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Title: Gradient Measurements of Phase Behavior in Block Copolymer-Homopolymer Blends
Authors: Yao, Helen
Advisors: Register, Richard A.
Department: Chemical and Biological Engineering
Class Year: 2015
Abstract: AB diblock copolymer/homopolymer blends are of great interest because the addition of homopolymer can dramatically affect the phase behavior of the block copolymer. The miscibility of A homopolymer in AB block copolymer is limited by the molecular weight of the homopolymer; to circumvent this constraint, we employ AB block copolymer and C homopolymer blends, where the C homopolymer exothermically mixes with the minority A block. Another challenge of blending studies is that the phase space can be tedious to characterize due to the need to make many different discrete blends that span all the blend ratios of interest. In this thesis, I investigated the use of a “high throughput” method of studying these blends by flow coating a homopolymer film with a thickness gradient and subsequently spin coating a uniform layer of block copolymer on top. This creates a range of blend ratios along the film—the resulting morphologies are then probed using atomic force microscopy. Using this gradient blending technique, I studied three triblock copolymers (Kraton G1651, G1652, G1657), poly(styrene-ethylene/butylene-styrene). These block copolymers were blended with poly(2,6-dimethyl 1,4-phenylene oxide) (PXE), which mixes exothermically with polystyrene. The sphere-forming G1657 exhibited a miscibility limit with PXE before reaching the sphere-to-cylinder phase transition. Thin G1657 films also exhibited PS domain swelling with PXE at the core of the spherical microdomains. The cylinder-forming G1652 underwent a cylinder-to-lamellae phase transition and showed no miscibility limit for PXE. G1652 also exhibited coexistence of oppositely oriented cylinders or lamellae (i.e. microdomains oriented both in-plane and out-of-plane with the substrate) in a single film. Another cylinder-former G1651 did not show any blending with PXE; we hypothesized that this was due to slow diffusion caused by the block copolymer’s high molecular weight. Based on these observations, we concluded that this gradient blending technique can provide rapid insight into a variety of interesting phase behaviors and blending physics, such as phase transitions and miscibility limits, in thin films that may be difficult to observe otherwise.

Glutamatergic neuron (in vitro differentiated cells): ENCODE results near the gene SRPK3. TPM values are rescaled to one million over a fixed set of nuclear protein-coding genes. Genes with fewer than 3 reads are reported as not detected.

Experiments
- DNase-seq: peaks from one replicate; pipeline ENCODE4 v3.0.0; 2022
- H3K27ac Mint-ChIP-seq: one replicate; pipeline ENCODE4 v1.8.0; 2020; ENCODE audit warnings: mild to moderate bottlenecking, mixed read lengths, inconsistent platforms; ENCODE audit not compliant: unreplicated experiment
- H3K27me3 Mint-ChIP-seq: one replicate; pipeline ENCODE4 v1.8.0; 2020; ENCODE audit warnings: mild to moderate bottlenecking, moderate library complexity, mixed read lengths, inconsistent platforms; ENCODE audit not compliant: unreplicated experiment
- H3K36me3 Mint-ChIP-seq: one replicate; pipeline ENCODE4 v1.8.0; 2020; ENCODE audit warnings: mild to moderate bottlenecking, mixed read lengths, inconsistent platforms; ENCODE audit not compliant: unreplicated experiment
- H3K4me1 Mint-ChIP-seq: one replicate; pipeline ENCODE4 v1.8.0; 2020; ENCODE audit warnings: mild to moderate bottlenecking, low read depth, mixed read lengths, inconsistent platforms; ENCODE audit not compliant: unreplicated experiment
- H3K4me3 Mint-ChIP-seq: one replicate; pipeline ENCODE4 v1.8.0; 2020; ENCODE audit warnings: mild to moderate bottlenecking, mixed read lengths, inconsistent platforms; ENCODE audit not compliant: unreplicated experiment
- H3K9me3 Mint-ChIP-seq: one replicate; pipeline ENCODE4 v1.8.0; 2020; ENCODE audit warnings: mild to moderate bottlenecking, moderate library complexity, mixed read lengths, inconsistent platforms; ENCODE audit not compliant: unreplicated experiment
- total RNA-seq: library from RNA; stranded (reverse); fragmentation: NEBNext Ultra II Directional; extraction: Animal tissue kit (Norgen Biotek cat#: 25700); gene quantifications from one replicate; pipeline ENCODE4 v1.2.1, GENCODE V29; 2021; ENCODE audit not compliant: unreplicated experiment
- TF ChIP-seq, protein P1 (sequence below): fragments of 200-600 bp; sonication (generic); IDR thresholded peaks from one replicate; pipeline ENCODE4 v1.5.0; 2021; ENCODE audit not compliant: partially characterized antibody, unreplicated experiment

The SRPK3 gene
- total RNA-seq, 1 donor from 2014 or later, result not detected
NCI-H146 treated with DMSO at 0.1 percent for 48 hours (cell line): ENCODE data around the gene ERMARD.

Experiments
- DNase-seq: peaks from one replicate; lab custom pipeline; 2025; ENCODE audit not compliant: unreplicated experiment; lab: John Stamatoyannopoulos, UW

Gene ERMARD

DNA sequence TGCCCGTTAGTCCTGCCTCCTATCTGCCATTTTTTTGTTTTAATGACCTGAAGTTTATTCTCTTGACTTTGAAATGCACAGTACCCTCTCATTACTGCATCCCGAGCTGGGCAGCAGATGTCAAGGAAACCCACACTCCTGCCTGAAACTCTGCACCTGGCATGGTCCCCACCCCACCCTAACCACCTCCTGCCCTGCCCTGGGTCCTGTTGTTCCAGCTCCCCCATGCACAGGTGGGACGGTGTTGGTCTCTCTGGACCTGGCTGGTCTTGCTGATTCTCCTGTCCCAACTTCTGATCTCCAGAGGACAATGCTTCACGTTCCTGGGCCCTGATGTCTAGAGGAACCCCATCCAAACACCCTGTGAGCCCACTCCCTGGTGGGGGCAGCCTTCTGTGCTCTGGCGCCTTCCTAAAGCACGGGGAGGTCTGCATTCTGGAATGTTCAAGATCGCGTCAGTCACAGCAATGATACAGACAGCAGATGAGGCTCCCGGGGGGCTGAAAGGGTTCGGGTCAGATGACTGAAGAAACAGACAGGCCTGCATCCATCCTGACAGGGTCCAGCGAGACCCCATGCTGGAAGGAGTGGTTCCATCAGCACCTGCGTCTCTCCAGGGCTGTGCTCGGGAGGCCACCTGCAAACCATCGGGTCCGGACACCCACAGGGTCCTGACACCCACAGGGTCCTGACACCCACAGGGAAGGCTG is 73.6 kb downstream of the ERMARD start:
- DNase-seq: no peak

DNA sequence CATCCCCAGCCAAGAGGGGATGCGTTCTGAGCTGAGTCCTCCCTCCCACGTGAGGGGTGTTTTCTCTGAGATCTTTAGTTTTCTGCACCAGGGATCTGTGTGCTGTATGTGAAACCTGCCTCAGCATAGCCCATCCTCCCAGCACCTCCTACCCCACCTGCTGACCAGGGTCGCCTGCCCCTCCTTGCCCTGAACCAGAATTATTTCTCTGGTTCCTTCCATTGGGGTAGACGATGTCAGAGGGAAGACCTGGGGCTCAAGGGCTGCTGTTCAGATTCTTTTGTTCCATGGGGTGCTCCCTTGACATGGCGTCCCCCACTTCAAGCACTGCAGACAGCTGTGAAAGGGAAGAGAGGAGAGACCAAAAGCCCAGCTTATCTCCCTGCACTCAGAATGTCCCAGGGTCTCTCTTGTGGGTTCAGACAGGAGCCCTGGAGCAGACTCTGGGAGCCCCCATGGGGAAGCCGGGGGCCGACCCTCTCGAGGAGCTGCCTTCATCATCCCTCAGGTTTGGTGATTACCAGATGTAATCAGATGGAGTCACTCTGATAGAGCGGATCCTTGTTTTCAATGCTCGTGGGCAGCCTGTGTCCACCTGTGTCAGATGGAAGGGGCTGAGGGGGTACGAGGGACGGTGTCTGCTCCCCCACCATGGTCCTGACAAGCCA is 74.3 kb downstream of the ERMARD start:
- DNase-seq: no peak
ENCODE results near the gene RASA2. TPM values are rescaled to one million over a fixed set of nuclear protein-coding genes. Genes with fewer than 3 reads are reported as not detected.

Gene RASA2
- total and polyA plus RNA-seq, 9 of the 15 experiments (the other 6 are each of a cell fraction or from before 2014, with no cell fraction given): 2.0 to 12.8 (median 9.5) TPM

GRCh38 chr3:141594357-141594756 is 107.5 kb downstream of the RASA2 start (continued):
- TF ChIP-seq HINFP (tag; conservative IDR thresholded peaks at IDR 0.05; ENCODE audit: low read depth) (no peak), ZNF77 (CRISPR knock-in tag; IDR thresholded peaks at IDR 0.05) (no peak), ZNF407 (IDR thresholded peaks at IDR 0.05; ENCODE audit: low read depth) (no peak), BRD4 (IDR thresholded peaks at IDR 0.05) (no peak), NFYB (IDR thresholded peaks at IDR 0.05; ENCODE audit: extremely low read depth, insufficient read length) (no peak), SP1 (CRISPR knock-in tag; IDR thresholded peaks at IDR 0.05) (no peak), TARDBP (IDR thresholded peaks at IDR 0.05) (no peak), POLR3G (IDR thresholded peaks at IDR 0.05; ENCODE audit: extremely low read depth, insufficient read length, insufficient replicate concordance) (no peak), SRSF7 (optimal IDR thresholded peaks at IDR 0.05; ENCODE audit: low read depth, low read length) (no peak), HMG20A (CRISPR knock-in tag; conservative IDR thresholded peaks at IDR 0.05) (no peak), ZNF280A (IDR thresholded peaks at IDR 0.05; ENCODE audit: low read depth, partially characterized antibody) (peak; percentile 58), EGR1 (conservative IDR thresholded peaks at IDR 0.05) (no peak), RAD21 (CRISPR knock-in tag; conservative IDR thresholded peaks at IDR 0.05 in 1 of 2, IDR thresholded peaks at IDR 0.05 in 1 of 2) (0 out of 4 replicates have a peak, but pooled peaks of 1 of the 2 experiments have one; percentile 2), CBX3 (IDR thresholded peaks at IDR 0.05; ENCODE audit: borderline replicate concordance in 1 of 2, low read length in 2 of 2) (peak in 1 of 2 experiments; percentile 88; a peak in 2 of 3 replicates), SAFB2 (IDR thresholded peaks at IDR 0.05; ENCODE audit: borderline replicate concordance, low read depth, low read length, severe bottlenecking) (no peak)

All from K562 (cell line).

Extent: 68 pages
Type of Material: Princeton University Senior Theses
Language: en_US
Appears in Collections:Chemical and Biological Engineering, 1931-2016

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